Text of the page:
Consistent with the change in law for sporting events in 2017,[23] women are in attendance for the events, though only if accompanied by a male guardian.[22] This was a major change from previous events, which were only open to men. Associated Press noted that this is due to "a series of social changes" by Crown Prince Mohammad bin Salman.[24]

During the Greatest Royal Rumble, WWE aired a promotional video, which included female wrestlers in their ring gear. The Saudi General Sports Authority issued an apology for "indecent material" that aired at the event.[25]

During the second show, Crown Jewel (2018), Renee Young provided commentary at the show. She did the same at 2019's Super ShowDown.[26]

Just hours before Super ShowDown on June 7, 2019, reports emerged that WWE were attempting to add a women's match to the card, which would have seen Alexa Bliss face Natalya. The two women joined WWE personnel for the trip, but the match was ultimately rejected by the Saudi Arabian government.[27][28]

On October 30, 2019, WWE announced that a match between Natalya and Lacey Evans had been approved for the 2019 Crown Jewel event, making it the first-ever women's match in Saudi Arabia. At the event, Evans wore a full bodysuit instead of her normal ring attire (Natalya's normal ring attire is a full bodysuit) and both wore T-shirts promoting their WWE shirts for sale, due to the country's conservative dress policy.[29] WWE largely celebrated the match as groundbreaking, which they later nominated for a WWE Year-End Award for Moment of the Year, with WWE CBO Stephanie McMahon stating in an interview: "You can either sit on the sidelines and there are plenty of companies and brands that decide to do that or you can be a part of hopefully enacting change. You can be a part of progress. Nothing worthwhile is ever easy. It takes time. It takes perseverance. Now here we are with the first ever women's match in Saudi Arabia. It's pretty mind blowing."[30][31]

However, reactions from other media outlets were mixed. While some were positive, such as Heavy.com, who stated that the match was "put in place to break barriers and further WWE's 'Women’s Evolution' for the proud ladies in attendance and watching all over the world. And for that, I have to give it the utmost props", or Canoe.com who stated that "The historic match was about and meant so much more [than its result]."[32][33] Newsweek called the match part of "Crown Prince Mohammed bin Salman's [intent on] luring major sports event [...] to position the ultra-conservative Islamic country as more liberal and diversify its economy away from depending on the oil industry as part of its Saudi Vision 2030 plan", with Saudi Arabian Amnesty International researcher Dana Ahmed calling the match "a prime example how the Saudi Arabian authorities are using elite sports to try to 'sportswash' their dire human rights record and image internationally".[34] CBS Sports criticized Michael Cole's commentary, pointing out that he was "trying to put over the progressiveness of Saudi Arabia" during the match.[35]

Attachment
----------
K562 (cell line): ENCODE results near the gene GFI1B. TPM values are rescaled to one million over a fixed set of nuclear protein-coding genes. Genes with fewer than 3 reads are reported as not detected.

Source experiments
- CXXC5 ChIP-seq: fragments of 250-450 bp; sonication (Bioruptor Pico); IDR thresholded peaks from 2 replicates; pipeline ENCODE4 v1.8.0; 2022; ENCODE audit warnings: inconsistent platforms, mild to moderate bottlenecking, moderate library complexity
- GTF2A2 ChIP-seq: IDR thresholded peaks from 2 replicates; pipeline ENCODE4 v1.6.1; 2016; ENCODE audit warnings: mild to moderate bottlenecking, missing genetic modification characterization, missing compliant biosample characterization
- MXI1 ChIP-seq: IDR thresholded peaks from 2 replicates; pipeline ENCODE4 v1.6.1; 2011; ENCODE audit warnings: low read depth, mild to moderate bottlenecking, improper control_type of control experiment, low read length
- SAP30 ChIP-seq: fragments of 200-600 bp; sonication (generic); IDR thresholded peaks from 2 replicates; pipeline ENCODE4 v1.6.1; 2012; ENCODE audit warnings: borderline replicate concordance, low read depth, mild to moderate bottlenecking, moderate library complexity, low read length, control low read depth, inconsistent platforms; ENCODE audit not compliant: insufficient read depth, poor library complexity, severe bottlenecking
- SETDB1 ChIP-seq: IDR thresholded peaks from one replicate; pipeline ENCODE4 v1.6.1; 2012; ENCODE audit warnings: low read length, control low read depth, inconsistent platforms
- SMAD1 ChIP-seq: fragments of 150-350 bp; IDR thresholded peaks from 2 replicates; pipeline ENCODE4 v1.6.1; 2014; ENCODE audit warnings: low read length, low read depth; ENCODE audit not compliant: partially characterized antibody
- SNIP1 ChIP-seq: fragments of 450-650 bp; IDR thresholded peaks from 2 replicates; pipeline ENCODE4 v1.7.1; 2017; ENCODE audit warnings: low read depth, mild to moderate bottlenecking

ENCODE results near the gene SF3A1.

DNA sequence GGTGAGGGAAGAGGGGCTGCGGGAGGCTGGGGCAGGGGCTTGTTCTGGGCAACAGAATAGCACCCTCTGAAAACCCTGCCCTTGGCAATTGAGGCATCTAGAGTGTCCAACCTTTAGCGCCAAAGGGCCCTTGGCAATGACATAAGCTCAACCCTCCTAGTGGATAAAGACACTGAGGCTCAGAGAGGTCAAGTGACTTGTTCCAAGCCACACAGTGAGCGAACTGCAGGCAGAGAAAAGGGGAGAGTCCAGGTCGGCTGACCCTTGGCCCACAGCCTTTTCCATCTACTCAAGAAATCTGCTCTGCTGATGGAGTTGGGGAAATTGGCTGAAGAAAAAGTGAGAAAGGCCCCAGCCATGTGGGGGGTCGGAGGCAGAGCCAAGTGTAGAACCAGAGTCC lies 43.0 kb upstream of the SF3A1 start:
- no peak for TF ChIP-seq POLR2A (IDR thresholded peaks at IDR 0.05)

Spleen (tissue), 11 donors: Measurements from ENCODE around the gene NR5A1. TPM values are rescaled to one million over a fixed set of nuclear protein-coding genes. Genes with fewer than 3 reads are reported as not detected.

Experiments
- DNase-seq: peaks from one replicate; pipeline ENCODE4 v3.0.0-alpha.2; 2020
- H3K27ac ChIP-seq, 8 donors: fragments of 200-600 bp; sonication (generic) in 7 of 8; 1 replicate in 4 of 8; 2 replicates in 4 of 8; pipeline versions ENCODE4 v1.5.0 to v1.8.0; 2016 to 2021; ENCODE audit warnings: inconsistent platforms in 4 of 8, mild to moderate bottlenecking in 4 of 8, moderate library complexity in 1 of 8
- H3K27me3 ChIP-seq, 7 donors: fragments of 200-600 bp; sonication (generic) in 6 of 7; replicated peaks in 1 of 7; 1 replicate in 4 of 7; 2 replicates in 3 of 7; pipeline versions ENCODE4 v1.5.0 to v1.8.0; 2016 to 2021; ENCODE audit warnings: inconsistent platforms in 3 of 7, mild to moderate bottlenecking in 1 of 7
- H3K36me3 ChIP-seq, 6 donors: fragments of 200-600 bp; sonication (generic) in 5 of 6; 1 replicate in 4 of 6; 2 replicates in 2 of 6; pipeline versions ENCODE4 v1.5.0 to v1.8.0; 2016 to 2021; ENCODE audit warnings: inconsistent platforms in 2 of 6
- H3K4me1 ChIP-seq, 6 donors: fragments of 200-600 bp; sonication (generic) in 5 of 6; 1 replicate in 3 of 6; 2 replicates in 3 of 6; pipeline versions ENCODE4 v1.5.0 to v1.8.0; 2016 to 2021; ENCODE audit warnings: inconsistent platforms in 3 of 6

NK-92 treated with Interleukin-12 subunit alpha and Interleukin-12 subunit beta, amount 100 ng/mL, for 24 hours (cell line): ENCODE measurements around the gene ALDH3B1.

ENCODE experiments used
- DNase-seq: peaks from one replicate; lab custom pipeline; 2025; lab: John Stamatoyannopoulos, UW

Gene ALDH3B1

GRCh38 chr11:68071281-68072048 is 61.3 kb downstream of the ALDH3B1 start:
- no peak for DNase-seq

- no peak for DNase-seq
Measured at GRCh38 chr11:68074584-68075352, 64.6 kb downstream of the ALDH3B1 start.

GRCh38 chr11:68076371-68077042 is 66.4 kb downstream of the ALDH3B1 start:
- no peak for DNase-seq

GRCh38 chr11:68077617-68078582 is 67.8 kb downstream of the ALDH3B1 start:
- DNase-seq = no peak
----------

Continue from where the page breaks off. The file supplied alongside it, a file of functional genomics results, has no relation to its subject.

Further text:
At Super ShowDown in 2020, Bayley defended her SmackDown Women's Championship against Naomi, making it the first time a women's championship was defended in Saudi Arabia.

Killing of Jamal Khashoggi

Main article: Assassination of Jamal Khashoggi

See also: Crown Jewel (2018)

One month prior to the 2018 edition of Crown Jewel, Saudi Arabia received substantial negative press due to the killing of Jamal Khashoggi at the hands of Saudi agents. This led to the WWE facing calls to cancel the event, with prominent U.S. Democratic and Republican politicians criticizing the company's endeavors in Saudi Arabia.[36] Questions were raised whether because of the position of then-Administrator of the Small Business Administration Linda McMahon, who is the wife of WWE Chairman Vince McMahon and a former WWE executive herself, WWE's endeavors in Saudi Arabia could still be viewed as a strictly private business enterprise. Due to this, Democratic Senator Bob Menendez urged the US government to pressure WWE into canceling the event, while Republican Lindsey Graham, among others, called for WWE to reconsider their business deal with the Saudi kingdom.[37] WWE continued to promote the show, but erased all references to Saudi Arabia as the event's location.[38]

On October 19, the day tickets were to go on sale, the Saudi government confirmed the death of Khashoggi within the consulate and WWE.com removed ticket information from the event page.[39] On October 25, WWE confirmed the event would go on as planned, citing contractual obligations to the General Sports Authority.[40] Speaking with Sky Sports on pushing forward with the event despite the murder, Stephanie McMahon spoke of "an incredibly tough decision, given that heinous act", but said that in the end it was strictly a business decision.[41]